United States District Court, N.D. Florida, Pensacola Division
TIMOTHY L. GADSON, SR., Inmate No. E108439, Plaintiff,
SANTA ROSA CORRECTIONAL INSTITUTION, et al., Defendants.
REPORT AND RECOMMENDATION
ELIZABETH M. TIMOTHY CHIEF UNITED STATES MAGISTRATE JUDGE.
currently an inmate in the Florida Department of Corrections,
proceeding pro se, initiated this action by filing a civil
rights complaint under 42 U.S.C. § 1983 in the Southern
District of Florida (ECF No. 1). The case was later
transferred to this district, after which Plaintiff was, on
multiple occasions, given the opportunity to file an amended
complaint on the proper form and either submit the filing fee
or submit a properly completed motion to proceed in forma
pauperis (“IFP”) (ECF Nos. 13, 16, 21).
has now filed a complete motion to proceed IFP (ECF No. 23).
Also pending is a motion for injunctive relief (ECF No. 18).
to the “three strikes” provision of the Prison
Litigation Reform Act:
In no event shall a prisoner bring a civil action or appeal a
judgment in a civil action or proceeding under this section
[governing IFP proceedings] if the prisoner has, on 3 or more
prior occasions, while incarcerated or detained in any
facility, brought an action or appeal in a court of the
United States that was dismissed on the grounds that it is
frivolous, malicious, or fails to state a claim upon which
relief may be granted, unless the prisoner is under imminent
danger of serious physical injury.
28 U.S.C. § 1915(g).
court takes judicial notice that at least three cases
previously filed by Plaintiff in the United States District
Courts have been dismissed as frivolous, malicious, or for
failing to state a claim upon which relief may be granted.
See Gadson v. Jones, No. 5:18cv45/MCR/GRJ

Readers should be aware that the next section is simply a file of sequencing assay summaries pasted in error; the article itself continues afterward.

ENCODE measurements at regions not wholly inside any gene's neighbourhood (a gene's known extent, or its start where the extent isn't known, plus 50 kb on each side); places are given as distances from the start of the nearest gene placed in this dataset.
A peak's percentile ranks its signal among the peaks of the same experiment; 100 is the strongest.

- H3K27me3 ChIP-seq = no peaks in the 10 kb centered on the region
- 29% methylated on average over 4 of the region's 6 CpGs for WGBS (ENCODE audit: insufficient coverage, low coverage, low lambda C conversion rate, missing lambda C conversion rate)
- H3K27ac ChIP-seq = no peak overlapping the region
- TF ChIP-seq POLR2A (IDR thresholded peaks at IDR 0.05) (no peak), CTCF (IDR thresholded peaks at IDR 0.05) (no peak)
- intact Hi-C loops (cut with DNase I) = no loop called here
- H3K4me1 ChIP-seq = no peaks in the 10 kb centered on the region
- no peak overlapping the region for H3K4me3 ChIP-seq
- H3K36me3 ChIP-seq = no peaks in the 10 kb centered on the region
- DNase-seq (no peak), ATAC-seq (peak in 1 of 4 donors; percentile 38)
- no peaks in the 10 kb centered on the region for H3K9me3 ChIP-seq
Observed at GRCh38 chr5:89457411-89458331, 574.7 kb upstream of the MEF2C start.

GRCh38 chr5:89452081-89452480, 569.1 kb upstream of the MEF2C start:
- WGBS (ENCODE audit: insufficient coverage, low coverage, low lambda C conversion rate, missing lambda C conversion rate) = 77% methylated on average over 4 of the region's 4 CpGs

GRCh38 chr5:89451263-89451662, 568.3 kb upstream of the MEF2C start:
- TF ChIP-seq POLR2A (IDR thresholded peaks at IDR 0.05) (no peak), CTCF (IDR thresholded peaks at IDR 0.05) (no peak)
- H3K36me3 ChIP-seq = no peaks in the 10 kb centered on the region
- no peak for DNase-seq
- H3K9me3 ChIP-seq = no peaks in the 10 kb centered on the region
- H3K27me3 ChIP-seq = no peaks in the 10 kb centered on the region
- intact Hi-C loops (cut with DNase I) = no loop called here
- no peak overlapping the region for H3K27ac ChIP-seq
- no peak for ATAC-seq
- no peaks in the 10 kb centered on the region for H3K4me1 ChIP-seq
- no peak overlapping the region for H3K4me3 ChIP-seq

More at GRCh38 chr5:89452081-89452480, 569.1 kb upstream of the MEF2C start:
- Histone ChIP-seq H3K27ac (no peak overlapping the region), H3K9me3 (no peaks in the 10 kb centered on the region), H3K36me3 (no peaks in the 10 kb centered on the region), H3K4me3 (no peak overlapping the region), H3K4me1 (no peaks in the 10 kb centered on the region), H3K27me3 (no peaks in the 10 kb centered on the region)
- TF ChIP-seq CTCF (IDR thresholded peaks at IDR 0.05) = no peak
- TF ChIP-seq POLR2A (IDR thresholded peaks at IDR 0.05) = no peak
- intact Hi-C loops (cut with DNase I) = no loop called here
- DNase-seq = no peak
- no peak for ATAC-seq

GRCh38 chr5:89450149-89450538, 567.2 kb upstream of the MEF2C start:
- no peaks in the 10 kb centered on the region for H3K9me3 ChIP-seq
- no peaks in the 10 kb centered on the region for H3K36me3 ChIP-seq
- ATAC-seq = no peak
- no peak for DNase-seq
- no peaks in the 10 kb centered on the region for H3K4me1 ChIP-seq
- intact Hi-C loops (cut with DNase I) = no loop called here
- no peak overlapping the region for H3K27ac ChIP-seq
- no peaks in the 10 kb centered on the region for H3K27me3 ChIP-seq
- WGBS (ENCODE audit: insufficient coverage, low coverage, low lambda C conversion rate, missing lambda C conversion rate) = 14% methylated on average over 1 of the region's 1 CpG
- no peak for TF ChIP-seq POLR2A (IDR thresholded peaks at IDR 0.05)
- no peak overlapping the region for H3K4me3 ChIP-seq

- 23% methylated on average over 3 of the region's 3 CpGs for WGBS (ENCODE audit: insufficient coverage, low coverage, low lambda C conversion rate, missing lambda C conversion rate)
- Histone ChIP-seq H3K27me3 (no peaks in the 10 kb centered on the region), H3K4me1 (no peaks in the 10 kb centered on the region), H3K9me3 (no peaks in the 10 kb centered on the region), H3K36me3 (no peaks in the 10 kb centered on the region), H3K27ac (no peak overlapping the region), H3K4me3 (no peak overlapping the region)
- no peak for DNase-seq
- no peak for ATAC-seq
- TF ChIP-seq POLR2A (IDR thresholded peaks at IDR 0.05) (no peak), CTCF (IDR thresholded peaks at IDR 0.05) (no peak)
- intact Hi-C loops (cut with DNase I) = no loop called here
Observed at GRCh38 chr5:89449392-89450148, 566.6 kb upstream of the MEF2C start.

(N.D. Fla. June 25, 2018) (dismissing Plaintiff's
prisoner civil rights action as malicious); Gadson v.
Gerber, No. 9:18cv80209/DMM (S.D. Fla. June 5, 2018)
(dismissing Plaintiff's prisoner civil rights action for
failing to state a claim); Gadson v. Moore, No.
5:08cv107/RS/MD (N.D. Fla. July 3, 2008) (dismissing
Plaintiff's prisoner civil rights action for failing to
state a claim). The foregoing cases may be positively
identified as having been filed by Plaintiff, because they
bear his name and Florida Department of Corrections Inmate
Number, 108439. Id. All of the dismissals were
entered prior to December 14, 2018, the date Plaintiff filed
this lawsuit in the Southern District (ECF No. 1). Thus,
Plaintiff's status as a “three striker” is
prisoner with three strikes is precluded from proceeding IFP
in a civil action unless it can be shown that he meets the
“imminent injury” exception that is provided in
Section 1915(g). For this exception to be met, the court must
be able to determine from the complaint that the plaintiff is
under imminent danger of serious physical injury. Brown
v. Johnson, 387 F.3d 1344, 1350 (11th Cir. 2004). In so
doing, the court must construe the complaint liberally and
accept its allegations as true. See id.; Jackson
v. Reese, 608 F.2d 159, 160 (5th Cir. 1979);
McAlphin v. Toney, 281 F.3d 709, 710 (8th Cir.
2002). However, general allegations that are not grounded in
specific facts to indicate that serious physical injury is
imminent are not sufficient to invoke the exception to
Section 1915(g). Martin v. Shelton, 319 F.3d 1048,